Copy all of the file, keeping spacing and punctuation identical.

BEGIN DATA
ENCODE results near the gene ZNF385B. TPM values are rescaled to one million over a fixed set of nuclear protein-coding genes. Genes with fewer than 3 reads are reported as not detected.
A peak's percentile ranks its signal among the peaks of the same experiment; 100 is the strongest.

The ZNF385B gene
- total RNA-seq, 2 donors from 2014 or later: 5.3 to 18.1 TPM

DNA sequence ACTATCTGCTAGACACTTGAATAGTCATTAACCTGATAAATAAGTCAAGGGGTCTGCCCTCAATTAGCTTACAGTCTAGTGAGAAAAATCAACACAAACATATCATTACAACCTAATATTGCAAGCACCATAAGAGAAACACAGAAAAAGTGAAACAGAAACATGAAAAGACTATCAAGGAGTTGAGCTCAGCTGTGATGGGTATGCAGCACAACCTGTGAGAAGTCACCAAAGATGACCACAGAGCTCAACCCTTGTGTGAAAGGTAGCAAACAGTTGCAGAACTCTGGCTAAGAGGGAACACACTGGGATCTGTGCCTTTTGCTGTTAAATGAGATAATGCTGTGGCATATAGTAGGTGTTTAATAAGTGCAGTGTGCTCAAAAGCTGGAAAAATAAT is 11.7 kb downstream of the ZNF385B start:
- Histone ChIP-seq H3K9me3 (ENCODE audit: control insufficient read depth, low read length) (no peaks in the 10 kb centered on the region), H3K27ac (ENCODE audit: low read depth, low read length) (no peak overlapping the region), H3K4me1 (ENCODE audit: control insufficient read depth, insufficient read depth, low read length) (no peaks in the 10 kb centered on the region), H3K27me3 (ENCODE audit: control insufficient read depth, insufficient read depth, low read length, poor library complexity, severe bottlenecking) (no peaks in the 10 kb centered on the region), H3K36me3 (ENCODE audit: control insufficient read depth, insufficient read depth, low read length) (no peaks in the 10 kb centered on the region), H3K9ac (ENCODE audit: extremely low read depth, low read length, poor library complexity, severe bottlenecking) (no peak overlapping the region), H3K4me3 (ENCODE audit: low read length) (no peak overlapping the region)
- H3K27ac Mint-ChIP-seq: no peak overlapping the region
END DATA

ENCODE results near the gene ZNF385B. TPM values are rescaled to one million over a fixed set of nuclear protein-coding genes. Genes with fewer than 3 reads are reported as not detected.
A peak's percentile ranks its signal among the peaks of the same experiment; 100 is the strongest.

The ZNF385B gene
- total RNA-seq, 2 donors from 2014 or later: 5.3 to 18.1 TPM

DNA sequence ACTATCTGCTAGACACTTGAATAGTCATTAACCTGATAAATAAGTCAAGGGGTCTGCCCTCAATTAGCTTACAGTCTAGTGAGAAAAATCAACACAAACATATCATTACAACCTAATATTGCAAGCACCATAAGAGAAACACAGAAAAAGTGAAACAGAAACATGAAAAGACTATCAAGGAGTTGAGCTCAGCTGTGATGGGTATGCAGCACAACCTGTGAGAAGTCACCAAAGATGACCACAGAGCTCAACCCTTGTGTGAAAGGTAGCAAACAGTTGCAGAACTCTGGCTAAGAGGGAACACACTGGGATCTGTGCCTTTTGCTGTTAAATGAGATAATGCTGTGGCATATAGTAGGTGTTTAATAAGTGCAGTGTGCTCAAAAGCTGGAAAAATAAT is 11.7 kb downstream of the ZNF385B start:
- Histone ChIP-seq H3K9me3 (ENCODE audit: control insufficient read depth, low read length) (no peaks in the 10 kb centered on the region), H3K27ac (ENCODE audit: low read depth, low read length) (no peak overlapping the region), H3K4me1 (ENCODE audit: control insufficient read depth, insufficient read depth, low read length) (no peaks in the 10 kb centered on the region), H3K27me3 (ENCODE audit: control insufficient read depth, insufficient read depth, low read length, poor library complexity, severe bottlenecking) (no peaks in the 10 kb centered on the region), H3K36me3 (ENCODE audit: control insufficient read depth, insufficient read depth, low read length) (no peaks in the 10 kb centered on the region), H3K9ac (ENCODE audit: extremely low read depth, low read length, poor library complexity, severe bottlenecking) (no peak overlapping the region), H3K4me3 (ENCODE audit: low read length) (no peak overlapping the region)
- H3K27ac Mint-ChIP-seq: no peak overlapping the region